Anatomical features that took millennia to evolve can revert in a single generation. Specifically, sex between blind cavefish, if done right, can lead to progeny that can see.
The blind, albino, cave-dwelling form of the Mexican tetra (Astyanax mexicanus) evolved from ancestors living near the water’s surface whose eyesight withered after they descended into complete darkness roughly one million years ago. These cavefish, which thrive in the freshwater caves of northeastern Mexico, can reach about 12 centimeters in length, and skin grows over their useless eyes.
Studies revealed that eye loss evolved independently at least three times among the cavefish; in each case, blindness resulted from mutations at several gene sites. At least some of the mutations responsible for this loss of vision differed between the 29 populations of cavefish known to exist. This mutational variety suggested that breeding different cavefish lineages together might result in offspring that could see, because the genetic deficiencies of one group might be compensated for by working genes in another.
In the January 8 Current Biology, evolutionary biologist Richard Borowsky of New York University found that the hybrid progeny of different cave populations all indeed had some fish with smaller than normal yet functional eyes capable of following a series of moving stripes. The farther apart the home caves of the blind parents were, the more likely their progeny had sight, Borowsky adds.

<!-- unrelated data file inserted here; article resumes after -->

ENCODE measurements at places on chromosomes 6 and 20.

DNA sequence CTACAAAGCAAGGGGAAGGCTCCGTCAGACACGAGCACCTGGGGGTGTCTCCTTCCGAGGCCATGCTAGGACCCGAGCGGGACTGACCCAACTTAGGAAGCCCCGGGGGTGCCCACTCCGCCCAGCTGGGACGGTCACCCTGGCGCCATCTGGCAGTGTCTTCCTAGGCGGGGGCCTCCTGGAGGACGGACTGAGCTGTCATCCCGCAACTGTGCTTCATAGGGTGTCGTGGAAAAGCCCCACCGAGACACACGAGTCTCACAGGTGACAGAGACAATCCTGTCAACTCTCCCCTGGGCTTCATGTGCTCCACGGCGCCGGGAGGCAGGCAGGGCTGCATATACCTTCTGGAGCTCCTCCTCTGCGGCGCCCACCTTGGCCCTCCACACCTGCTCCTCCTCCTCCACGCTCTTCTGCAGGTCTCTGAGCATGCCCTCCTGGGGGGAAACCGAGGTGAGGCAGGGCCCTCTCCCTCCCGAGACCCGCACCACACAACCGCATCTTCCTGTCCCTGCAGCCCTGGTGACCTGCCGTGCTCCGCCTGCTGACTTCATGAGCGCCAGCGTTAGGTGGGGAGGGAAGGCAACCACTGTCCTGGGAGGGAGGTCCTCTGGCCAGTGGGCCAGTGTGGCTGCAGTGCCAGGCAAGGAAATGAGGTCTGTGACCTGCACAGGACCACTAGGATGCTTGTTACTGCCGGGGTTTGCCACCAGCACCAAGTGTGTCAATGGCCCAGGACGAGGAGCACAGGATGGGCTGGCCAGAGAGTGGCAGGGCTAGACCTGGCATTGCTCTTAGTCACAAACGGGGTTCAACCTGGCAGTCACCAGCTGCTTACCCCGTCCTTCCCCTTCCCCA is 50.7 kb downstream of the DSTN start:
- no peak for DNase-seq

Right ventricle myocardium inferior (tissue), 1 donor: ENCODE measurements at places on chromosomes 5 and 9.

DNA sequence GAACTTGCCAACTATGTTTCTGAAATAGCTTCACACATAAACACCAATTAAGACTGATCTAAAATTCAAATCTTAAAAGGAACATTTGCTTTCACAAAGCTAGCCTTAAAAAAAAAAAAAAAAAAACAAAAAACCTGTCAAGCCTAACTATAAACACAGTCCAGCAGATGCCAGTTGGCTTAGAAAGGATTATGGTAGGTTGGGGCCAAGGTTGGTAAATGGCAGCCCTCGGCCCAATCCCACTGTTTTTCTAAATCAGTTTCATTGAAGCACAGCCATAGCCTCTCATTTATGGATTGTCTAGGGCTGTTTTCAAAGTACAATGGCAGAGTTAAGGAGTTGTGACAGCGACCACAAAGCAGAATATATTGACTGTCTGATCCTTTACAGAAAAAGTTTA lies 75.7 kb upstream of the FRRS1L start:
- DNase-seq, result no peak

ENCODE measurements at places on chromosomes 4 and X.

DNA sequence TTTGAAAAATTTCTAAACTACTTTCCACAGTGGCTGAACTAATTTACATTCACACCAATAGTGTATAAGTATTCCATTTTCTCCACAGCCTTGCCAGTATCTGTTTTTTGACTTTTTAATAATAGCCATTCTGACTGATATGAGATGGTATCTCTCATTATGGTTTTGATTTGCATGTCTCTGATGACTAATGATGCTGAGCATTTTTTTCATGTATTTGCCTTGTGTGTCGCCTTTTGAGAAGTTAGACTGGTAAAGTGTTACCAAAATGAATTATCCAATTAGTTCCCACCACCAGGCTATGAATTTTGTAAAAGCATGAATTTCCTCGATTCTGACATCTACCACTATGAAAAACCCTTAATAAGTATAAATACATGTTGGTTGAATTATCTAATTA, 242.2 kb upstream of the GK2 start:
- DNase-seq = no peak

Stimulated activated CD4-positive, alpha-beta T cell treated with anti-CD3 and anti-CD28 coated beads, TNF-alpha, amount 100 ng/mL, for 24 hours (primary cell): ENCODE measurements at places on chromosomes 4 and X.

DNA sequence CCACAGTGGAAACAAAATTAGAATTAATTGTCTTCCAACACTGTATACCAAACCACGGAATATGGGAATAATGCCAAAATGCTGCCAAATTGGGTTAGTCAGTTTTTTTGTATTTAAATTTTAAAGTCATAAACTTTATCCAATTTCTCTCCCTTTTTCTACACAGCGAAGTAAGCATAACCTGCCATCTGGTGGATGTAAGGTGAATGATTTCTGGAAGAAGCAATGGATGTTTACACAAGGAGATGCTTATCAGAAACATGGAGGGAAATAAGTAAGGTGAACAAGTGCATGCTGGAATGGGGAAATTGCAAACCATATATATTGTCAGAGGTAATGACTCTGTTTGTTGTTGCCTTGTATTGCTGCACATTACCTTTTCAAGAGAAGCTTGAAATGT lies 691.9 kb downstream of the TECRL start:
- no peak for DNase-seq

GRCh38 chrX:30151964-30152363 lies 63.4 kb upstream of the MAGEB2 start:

This pattern supports the notion that lineages separated by greater distances are probably more distantly related and so have less overlap in terms of the genes behind their blindness. Identifying the specific mutations underlying vision loss in the fish could help illuminate human eye development and blindness.
This article was originally published with the title Eye-Opening Sex.